A bill introduced this month by a handful of lawmakers spanning all three political parties would bar vaccine mandates in Vermont.
“This bill proposes to recognize and to prohibit any interference with an individual’s rights to bodily autonomy, to make the individual’s own health care decisions, and to be free to accept or refuse any health or medical intervention, testing, treatment, or vaccine-based on the individual’s own religious, conscientious, or personal beliefs,” the text of the bill reads.
The bill’s main sponsor is Rep. Vicki Strong, R-Albany. Co-sponsors include Reps. Mark Higley, R-Lowell, Warren Kitzmiller, D-Montpelier, Rob LaClair, R-Barre Town, and Paul Lefebvre, I-Newark.
Higley told TNR in a recent phone interview that the current law on vaccination policy in Vermont is to allow for a religious exemption from vaccinations for school children — but not a philosophical one. This bill’s language implies that a philosophical exemption would become welcome again. Higley said a legal expert advised the lawmakers that dividing the two apart was a questionable legal move.
“At that time, Cheryl Hanna, the constitutional attorney from Vermont Law School, testified before our committee and said that to remove one and not the other would be unconstitutional,” he said.
Higley added that this bill is about protecting individual choice on medical decisions.
“For me, this bill really clarifies a person’s right to choose whether or not to have treatment or certain medical interventions,” he said.
Higley added that his constituents are concerned about vaccination mandates.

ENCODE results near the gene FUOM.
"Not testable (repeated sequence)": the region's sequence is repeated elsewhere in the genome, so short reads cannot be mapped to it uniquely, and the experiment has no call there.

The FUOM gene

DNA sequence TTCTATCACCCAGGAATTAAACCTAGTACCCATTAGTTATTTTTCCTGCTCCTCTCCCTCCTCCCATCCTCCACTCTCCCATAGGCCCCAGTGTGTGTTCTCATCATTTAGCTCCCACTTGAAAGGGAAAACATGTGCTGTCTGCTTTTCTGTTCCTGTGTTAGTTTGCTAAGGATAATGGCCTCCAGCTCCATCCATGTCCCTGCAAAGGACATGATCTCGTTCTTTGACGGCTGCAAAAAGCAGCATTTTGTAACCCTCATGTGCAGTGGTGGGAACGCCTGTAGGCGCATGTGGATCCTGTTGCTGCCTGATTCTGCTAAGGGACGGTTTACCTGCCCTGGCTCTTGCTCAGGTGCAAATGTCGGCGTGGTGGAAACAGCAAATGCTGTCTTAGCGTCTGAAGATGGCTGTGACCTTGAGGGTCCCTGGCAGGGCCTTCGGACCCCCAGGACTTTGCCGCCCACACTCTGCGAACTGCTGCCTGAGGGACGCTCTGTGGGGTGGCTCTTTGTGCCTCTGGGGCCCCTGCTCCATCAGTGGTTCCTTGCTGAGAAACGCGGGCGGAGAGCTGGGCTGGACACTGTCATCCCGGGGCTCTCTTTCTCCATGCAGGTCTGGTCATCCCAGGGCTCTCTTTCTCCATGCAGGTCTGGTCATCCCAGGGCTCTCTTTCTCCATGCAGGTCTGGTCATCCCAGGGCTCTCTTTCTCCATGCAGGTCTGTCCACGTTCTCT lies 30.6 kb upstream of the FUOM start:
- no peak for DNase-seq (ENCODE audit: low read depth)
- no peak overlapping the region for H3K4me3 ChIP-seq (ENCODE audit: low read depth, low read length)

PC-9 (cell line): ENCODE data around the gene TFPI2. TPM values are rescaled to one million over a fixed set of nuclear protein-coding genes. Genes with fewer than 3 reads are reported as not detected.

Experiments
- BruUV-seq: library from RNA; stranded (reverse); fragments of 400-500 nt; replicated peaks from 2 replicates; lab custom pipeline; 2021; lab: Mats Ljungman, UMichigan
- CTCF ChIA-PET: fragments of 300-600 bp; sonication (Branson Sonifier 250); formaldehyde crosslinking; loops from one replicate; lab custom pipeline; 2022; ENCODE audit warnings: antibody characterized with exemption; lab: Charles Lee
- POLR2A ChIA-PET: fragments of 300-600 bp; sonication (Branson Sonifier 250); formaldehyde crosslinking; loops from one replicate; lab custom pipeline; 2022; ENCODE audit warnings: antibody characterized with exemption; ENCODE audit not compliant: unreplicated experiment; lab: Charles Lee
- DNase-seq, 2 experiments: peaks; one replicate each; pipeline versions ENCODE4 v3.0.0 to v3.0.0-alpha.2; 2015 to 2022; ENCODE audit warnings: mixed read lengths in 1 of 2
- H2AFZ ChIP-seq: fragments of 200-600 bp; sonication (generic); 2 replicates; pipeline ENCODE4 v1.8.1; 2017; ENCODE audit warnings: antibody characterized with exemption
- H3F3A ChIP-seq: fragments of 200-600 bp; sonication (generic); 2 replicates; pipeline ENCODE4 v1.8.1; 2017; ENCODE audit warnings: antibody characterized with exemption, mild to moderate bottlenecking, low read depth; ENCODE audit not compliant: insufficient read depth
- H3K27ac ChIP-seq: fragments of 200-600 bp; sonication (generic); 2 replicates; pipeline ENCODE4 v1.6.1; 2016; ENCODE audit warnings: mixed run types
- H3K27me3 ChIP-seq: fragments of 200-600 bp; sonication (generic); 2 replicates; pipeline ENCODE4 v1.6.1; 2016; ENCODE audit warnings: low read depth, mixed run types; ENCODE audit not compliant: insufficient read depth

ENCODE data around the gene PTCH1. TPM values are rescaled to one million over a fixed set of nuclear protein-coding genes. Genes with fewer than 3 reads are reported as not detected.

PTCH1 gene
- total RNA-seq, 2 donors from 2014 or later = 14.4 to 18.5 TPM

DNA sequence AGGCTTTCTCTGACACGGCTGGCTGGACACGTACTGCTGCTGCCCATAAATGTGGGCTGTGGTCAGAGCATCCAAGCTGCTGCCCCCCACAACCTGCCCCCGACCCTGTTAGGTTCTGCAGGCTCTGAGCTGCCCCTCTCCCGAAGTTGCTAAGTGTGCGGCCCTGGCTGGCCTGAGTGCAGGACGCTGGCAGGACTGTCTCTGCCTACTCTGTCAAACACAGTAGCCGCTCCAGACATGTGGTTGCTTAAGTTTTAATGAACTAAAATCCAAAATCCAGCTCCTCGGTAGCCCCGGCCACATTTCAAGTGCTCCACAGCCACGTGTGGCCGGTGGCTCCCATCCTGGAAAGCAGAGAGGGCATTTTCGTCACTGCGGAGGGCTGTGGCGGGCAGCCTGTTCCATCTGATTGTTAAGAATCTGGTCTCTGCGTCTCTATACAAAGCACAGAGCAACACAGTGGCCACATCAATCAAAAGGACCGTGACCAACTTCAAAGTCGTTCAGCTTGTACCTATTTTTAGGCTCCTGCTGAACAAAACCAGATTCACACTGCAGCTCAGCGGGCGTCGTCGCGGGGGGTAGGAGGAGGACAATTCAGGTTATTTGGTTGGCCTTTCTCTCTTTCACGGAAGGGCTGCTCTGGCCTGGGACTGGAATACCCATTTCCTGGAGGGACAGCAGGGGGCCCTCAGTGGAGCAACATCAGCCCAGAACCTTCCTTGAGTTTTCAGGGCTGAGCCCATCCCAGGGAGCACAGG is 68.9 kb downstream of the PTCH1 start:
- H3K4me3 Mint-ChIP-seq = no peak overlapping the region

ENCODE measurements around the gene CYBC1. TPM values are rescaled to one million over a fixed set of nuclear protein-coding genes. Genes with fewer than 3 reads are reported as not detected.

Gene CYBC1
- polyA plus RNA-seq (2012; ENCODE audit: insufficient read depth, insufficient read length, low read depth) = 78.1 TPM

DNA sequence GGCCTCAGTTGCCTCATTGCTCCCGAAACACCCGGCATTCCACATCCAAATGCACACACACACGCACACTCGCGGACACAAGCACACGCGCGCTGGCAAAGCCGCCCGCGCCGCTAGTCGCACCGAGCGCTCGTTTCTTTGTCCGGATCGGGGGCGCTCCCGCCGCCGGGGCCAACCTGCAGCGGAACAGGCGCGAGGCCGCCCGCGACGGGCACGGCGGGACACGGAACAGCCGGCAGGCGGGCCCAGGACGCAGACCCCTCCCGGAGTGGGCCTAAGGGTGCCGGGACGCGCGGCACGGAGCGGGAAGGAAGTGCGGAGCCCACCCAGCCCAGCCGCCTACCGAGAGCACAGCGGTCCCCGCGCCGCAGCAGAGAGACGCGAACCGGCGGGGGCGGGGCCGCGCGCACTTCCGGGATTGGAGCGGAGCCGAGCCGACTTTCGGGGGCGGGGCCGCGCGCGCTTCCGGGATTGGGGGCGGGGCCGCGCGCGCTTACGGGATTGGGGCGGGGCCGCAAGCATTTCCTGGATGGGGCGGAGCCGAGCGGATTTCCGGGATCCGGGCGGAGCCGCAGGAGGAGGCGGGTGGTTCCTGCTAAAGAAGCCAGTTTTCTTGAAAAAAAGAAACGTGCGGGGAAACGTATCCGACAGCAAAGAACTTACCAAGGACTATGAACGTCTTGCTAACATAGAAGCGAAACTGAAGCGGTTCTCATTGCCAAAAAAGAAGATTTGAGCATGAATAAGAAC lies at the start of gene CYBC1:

“I’m certainly hearing from a number of them that don’t approve of getting the shot for one reason or another,” he said. “A lot of times they don’t tell me their reasons, but I certainly have my respect for what their positions are.”
He added it’s best to talk to doctors for information on vaccines.
The state of Vermont is not currently enacting vaccine mandates, but the Biden administration has been attempting to force both the private and public sector workforce to make COVID vaccines a condition for work. Some exceptions may be allowed if individuals undergo regular virus testing.
This is not the first time Strong has taken a stand on vaccine safety and individual rights. She once told TNR she had a constituent die due to a vaccine reaction.
Other states have already passed measures to ban the enforcement of various COVID-related mandates. Christopher Curley, writing for HealthLine.com in November, noted that Florida has been experiencing some of the lowest case counts in the nation despite its lack of mandates.
“Florida currently has one of the lowest per capita rates of COVID-19 cases of any state, despite having a lax — and at times outright hostile — approach to implementing public health measures to curb the pandemic,” he wrote.
Federal courts in the U.S. have been issuing decisions against enforcement of national vaccine mandates.
One of the judges to rule on the matter in late November was Judge Gregory F. Van Tatenhove.
“It strains credulity that Congress intended the FPASA, a procurement statute, to be the basis for promulgating a public health measure such as mandatory vaccination,” he wrote. “If a vaccination mandate has a close enough nexus to economy and efficiency in federal procurement, then the statute could be used to enact virtually any measure at the president’s whim under the guise of economy and efficiency.”